By Larry Magid
Since the news broke Tuesday night, I’ve done a lot of live radio and TV interviews about the battle going on between the FBI and Apple and almost every news anchor I spoke with expressed mixed feelings about the case. Just about everyone sympathized with the FBI’s and the court’s intentions, while also being at least somewhat supportive of Apple’s stance against giving the government a “back door” to its customer’s iPhones.
This particular battle began Tuesday night after a federal judge ordered Apple to create software to help federal cops bypass iPhone security so that they could get information from the iPhone of San Bernardino terrorist Syed Rizwan Farook, who along with his wife, shot and killed 14 people in December. But the encryption war between Silicon Valley tech companies and federal officials has been raging for months with officials, including FBI Director James Comey, arguing that tech companies should provide the government with the ability to break the strong encryption built into many products to help thwart terrorism and other violent crimes.
In this case, the government isn’t asking Apple to remove the encryption, but to create software, essentially a special version of its iOS operating system, that would disable a security feature that erases the phone’s data after 10 unsuccessful attempts to enter a passcode. That would allow the FBI to connect a computer to the phone to use “brute force” to enter multiple passcodes in the hope of getting into the phone.
The FBI couldn’t have picked a better case to stake its claim for help from Apple to unlock a phone that might shed light on a crime. Who wouldn’t’ support the government’s goal of trying to find out more about this particular act of terrorism and to gather every shred of evidence that might not only give us more information about the San Bernardino attack, but possibly help thwart future attacks?
Even Apple CEO Tim Cook, in an open letter to customers, expressed “great respect for the professionals at the FBI” and acknowledged “we believe their intentions are good.” But he vowed to fight the order, arguing that “the U.S.government has asked us for something we simply do not have, and something we consider too dangerous to create. They have asked us to build a backdoor to the iPhone.”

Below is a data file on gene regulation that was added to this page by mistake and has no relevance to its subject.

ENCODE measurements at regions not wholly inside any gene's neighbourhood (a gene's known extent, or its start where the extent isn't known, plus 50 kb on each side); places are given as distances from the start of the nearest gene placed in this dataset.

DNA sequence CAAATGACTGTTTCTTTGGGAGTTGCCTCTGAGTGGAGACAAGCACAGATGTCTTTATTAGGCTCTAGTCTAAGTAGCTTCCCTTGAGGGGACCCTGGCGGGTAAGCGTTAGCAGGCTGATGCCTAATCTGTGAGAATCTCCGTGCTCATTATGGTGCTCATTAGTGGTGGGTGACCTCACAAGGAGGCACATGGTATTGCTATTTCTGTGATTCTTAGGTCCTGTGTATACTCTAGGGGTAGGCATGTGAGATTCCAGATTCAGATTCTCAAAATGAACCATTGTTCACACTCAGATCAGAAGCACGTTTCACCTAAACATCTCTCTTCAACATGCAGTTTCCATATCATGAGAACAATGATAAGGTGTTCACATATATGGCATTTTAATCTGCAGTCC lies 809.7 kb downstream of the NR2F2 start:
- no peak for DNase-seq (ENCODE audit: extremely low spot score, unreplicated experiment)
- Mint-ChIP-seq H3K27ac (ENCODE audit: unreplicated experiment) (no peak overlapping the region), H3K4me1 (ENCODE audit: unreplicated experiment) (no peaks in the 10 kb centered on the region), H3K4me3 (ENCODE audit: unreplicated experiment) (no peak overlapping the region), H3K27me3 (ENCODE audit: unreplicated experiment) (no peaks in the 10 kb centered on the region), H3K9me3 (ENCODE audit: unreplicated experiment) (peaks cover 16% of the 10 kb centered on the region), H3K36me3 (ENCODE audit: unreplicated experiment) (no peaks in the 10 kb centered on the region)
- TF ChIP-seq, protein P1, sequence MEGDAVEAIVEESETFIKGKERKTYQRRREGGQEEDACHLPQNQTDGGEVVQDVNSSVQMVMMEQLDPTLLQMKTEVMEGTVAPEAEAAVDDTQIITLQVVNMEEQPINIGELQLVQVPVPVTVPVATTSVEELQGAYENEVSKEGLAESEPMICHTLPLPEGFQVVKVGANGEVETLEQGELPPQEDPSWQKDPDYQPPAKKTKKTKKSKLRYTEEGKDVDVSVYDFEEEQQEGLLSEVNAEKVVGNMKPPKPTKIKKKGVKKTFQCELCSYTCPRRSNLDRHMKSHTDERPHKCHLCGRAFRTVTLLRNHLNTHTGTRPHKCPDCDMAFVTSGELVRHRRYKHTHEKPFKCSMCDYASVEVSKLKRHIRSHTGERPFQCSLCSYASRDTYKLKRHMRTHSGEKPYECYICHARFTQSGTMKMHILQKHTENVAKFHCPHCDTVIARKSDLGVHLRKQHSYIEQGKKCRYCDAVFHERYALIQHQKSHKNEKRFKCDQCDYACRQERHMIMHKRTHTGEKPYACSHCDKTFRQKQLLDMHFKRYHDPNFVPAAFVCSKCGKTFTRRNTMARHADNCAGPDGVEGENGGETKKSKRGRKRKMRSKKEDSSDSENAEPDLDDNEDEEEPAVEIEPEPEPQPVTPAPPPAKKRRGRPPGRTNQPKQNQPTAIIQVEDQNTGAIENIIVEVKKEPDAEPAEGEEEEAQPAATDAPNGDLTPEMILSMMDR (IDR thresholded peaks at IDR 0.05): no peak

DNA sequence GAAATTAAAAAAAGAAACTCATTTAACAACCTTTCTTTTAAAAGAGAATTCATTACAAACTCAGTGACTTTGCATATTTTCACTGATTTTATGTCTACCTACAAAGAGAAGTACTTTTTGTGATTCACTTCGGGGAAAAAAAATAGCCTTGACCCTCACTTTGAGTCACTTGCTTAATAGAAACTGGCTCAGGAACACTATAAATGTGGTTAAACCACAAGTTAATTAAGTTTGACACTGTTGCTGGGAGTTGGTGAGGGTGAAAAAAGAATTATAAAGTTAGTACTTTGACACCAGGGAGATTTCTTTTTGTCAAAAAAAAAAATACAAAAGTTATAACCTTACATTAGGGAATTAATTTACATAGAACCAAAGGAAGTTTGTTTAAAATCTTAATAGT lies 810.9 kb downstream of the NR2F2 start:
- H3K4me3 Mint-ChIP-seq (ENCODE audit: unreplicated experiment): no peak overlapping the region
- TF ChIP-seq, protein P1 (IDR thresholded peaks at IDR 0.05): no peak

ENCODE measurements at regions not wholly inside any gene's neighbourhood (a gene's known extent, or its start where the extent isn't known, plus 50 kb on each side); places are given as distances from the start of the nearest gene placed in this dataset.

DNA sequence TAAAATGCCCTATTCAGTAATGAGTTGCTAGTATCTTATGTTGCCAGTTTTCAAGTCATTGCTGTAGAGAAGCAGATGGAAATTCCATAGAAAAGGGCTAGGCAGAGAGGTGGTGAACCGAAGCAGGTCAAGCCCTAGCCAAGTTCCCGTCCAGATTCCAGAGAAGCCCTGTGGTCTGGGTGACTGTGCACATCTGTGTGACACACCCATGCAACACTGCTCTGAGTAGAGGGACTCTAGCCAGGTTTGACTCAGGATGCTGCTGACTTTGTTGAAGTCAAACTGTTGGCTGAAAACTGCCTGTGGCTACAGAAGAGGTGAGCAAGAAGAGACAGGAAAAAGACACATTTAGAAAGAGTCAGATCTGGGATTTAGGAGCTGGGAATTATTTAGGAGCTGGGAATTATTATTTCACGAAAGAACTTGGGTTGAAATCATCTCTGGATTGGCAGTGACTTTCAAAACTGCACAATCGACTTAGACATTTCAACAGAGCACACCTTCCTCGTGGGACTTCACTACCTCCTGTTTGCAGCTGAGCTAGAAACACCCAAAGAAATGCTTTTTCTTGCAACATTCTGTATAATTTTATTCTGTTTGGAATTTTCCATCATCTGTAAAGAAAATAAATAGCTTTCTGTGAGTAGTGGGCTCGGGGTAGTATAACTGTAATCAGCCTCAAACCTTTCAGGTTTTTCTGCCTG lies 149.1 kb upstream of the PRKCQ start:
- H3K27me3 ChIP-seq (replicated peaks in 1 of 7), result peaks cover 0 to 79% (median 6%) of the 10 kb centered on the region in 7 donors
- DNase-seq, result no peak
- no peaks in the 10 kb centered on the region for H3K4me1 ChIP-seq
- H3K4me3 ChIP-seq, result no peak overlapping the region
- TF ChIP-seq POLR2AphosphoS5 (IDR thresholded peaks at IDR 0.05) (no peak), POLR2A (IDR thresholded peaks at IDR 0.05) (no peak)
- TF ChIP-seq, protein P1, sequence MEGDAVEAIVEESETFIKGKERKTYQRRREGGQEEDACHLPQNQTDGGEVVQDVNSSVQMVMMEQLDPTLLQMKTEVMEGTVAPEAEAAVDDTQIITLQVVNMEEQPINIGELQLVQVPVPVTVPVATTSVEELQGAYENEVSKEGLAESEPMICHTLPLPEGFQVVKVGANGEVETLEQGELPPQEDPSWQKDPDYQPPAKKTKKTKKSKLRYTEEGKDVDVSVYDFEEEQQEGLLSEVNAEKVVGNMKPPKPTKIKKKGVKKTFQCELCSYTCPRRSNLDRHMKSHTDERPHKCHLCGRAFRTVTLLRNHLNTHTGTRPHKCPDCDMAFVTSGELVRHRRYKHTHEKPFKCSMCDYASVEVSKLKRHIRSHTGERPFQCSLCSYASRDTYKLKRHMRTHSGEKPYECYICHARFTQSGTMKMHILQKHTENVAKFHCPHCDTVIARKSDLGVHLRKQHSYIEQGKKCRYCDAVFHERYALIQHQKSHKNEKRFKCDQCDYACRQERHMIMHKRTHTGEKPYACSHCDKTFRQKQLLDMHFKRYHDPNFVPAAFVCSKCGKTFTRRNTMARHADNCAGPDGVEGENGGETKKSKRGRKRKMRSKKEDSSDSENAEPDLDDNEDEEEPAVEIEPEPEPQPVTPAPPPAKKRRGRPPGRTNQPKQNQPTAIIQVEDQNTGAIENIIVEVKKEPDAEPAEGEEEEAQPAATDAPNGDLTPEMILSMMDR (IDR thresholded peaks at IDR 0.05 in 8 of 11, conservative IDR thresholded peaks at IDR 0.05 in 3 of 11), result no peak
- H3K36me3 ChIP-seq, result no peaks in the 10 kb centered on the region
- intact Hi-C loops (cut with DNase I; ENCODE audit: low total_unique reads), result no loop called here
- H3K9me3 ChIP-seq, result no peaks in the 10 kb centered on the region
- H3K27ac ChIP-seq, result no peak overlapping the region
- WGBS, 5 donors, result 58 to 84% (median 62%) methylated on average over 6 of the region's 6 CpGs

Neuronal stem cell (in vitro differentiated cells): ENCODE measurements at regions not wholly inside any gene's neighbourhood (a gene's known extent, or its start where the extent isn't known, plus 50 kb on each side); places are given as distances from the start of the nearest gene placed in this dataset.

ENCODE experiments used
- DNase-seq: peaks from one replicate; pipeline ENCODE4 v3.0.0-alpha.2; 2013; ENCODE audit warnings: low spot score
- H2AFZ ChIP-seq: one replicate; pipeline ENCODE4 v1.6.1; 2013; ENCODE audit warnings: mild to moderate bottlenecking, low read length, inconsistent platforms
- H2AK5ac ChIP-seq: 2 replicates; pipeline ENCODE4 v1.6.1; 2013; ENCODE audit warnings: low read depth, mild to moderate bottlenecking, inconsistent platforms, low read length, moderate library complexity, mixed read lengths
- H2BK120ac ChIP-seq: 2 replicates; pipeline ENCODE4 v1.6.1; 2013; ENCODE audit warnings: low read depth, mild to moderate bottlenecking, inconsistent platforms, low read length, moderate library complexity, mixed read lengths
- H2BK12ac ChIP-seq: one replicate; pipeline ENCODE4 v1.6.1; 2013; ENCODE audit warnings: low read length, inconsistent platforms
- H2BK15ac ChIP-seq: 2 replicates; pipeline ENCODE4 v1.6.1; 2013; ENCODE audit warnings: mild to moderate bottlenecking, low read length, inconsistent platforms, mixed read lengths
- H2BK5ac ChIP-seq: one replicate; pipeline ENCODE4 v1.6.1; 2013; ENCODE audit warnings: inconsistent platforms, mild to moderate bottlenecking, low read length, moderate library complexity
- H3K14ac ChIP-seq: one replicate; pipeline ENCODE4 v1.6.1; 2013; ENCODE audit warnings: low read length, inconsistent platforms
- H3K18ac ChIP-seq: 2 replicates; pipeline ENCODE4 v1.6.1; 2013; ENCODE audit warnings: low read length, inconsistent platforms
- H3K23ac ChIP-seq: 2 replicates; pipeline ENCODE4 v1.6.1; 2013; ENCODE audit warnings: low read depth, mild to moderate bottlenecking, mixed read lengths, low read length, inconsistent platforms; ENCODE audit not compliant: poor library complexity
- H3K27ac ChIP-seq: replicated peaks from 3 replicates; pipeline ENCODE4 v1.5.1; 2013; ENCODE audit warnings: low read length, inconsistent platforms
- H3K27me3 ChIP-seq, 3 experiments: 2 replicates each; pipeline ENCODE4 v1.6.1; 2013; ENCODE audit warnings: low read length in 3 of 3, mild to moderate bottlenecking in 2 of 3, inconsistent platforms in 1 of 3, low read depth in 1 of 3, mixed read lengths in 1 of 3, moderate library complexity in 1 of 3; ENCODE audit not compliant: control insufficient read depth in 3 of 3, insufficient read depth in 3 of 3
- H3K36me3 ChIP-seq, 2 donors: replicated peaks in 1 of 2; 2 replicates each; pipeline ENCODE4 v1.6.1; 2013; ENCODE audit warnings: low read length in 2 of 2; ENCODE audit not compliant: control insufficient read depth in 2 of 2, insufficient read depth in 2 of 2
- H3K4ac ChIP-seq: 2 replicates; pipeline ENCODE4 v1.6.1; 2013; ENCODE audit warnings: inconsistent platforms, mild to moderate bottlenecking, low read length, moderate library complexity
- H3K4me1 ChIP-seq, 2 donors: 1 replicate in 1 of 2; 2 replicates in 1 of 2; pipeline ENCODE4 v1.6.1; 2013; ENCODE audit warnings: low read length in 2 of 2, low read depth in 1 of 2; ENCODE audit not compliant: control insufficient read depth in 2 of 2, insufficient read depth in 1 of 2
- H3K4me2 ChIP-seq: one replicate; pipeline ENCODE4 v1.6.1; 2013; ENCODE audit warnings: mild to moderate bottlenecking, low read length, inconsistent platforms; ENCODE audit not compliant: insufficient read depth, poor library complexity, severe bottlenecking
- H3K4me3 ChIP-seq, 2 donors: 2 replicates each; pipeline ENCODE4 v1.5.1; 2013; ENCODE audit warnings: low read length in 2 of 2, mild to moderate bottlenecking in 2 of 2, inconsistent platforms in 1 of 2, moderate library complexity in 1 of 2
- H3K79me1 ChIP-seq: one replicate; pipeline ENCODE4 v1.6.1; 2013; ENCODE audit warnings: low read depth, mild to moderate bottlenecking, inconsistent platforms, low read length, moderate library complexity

Cook makes the case that encryption and other built-in security measures are vital features of the iPhone to protect the personal information people store on their devices that can include health and financial data, private conversations, our calendars, “even where we have been and where we are going.” He said that any efforts to break those security measures, even if they are designed for this one specific phone, could put tens of millions of people at risk.
“Once the information is known, or a way to bypass the code is revealed, the encryption can be defeated by anyone with that knowledge,” he said.
I suspect this will be a big topic of conversation the first week in March when thousands of security experts gather in San Francisco for the annual RSA conference. I’ve attended sessions at previous RSA conferences where some of the world’s leading cryptologists have expressed strong concern over government efforts to bypass security measures.
The White House is pushing back. At a press conference, White House Press Secretary Josh Earnest said that the government is “not asking Apple to redesign its product or to create a new back door to one of their products,” but “simply asking for something that would have an impact on this one device.” Still, as Cook points out, once this software is written, it could be used on other devices and possibly get into the hands of criminals who could use it on millions of devices. There is also the danger of this software getting into the hands of foreign agents, perhaps those working for China.
Not surprisingly, a lot of organizations and companies have come to Apple’s defense. Google CEO Sundar Pichai tweeted, “Forcing companies to enable hacking could compromise users’ privacy.” In other tweets, Pichai pointed out that Google, like Apple and other companies, “give law enforcement access to data based on valid legal orders,” but “that’s wholly different than requiring companies to enable hacking of customer devices & data. Could be a troubling precedent.” The head of Facebook-owned WhatsApp vigorously defended Apple and argued in a Facebook post, “We must not allow this dangerous precedent to be set. Today our freedom and our liberty is at stake.”
Some people are taking to the streets. The organization Fight for the Future has organized rallies at Apple stores around the country and, according to spokesperson Evan Greer, “Dozens of people, ranging from privacy advocates to casual iPhone users, rallied in front of Apple’s flagship store in San Francisco” on Wednesday night with more rallies planned for stores in other cities.
While I respect those who back the government in this case, I’m standing with Tim Cook. Of course, I want to thwart terrorism but part of the battle against extremists is for freedom loving people around the world to not allow the terrorists to “win” by letting our own governments take away our liberties or jeopardize our personal security and privacy.
Larry Magid is the president and CEO of ConnectSafely.
Why Apple is correct in fighting court order to hack iPhone
By Larry Magid